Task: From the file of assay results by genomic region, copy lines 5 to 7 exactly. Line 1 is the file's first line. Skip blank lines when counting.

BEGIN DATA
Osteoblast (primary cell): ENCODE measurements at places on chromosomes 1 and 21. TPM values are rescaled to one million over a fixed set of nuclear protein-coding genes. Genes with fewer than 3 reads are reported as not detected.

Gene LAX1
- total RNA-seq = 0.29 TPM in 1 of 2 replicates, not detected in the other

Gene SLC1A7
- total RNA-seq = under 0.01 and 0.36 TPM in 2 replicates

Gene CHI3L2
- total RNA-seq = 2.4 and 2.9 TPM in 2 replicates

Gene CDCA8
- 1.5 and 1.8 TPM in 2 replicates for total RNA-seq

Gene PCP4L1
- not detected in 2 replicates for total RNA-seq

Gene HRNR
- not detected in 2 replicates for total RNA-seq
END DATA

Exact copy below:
- total RNA-seq = under 0.01 and 0.36 TPM in 2 replicates

Gene CHI3L2
- total RNA-seq = 2.4 and 2.9 TPM in 2 replicates